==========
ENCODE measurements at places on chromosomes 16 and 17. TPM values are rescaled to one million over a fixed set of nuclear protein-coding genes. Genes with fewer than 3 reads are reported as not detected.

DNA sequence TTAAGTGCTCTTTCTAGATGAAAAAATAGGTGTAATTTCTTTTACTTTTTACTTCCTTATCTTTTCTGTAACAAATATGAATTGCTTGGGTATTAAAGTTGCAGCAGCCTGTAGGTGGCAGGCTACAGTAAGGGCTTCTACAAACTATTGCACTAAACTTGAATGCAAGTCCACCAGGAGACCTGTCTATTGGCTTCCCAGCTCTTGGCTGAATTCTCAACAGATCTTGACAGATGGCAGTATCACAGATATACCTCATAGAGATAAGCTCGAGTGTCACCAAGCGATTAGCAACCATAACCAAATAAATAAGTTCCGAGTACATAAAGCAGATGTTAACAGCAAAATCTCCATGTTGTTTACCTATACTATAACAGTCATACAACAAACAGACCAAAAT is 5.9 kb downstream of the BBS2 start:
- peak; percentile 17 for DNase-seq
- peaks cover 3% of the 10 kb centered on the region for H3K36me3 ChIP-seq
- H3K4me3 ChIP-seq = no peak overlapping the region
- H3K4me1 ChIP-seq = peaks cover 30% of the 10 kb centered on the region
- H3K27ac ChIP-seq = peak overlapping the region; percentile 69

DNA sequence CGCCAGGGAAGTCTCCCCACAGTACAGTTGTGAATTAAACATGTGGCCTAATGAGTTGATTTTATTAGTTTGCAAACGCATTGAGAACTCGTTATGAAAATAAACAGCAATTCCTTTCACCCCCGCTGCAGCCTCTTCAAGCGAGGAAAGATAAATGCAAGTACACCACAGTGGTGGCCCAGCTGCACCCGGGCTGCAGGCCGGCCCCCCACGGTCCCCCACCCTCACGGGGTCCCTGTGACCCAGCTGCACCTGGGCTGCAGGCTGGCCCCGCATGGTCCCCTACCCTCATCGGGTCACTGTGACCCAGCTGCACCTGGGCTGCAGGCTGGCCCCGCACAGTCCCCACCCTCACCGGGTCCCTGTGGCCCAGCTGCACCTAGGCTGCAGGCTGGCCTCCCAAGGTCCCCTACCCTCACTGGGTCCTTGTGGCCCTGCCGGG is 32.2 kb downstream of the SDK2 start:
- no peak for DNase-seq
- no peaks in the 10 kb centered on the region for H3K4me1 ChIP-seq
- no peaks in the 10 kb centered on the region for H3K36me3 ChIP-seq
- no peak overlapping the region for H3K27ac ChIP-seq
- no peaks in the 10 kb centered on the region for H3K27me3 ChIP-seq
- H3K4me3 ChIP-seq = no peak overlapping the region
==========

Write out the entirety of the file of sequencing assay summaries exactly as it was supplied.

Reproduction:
ENCODE measurements at places on chromosomes 16 and 17. TPM values are rescaled to one million over a fixed set of nuclear protein-coding genes. Genes with fewer than 3 reads are reported as not detected.

DNA sequence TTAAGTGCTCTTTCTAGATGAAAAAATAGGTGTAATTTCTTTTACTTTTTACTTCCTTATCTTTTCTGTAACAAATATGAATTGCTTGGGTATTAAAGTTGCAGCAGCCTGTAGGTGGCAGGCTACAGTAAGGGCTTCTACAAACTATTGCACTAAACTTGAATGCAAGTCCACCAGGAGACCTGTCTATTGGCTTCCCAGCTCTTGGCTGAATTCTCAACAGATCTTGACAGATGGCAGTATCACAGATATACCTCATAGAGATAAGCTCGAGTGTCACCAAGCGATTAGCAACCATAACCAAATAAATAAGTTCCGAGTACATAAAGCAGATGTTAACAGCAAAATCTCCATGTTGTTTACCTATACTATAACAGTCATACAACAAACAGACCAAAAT is 5.9 kb downstream of the BBS2 start:
- peak; percentile 17 for DNase-seq
- peaks cover 3% of the 10 kb centered on the region for H3K36me3 ChIP-seq
- H3K4me3 ChIP-seq = no peak overlapping the region
- H3K4me1 ChIP-seq = peaks cover 30% of the 10 kb centered on the region
- H3K27ac ChIP-seq = peak overlapping the region; percentile 69

DNA sequence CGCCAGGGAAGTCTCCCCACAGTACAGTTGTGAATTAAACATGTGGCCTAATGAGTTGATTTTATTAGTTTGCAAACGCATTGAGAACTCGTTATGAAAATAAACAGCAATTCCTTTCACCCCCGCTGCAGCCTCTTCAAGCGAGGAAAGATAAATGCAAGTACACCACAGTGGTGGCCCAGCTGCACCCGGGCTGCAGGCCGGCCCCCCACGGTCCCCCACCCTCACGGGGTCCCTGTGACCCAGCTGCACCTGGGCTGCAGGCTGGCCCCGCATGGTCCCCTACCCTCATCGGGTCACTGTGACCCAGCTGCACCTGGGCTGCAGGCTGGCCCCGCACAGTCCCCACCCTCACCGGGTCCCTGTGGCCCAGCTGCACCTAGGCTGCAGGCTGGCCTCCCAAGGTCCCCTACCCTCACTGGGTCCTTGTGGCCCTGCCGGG is 32.2 kb downstream of the SDK2 start:
- no peak for DNase-seq
- no peaks in the 10 kb centered on the region for H3K4me1 ChIP-seq
- no peaks in the 10 kb centered on the region for H3K36me3 ChIP-seq
- no peak overlapping the region for H3K27ac ChIP-seq
- no peaks in the 10 kb centered on the region for H3K27me3 ChIP-seq
- H3K4me3 ChIP-seq = no peak overlapping the region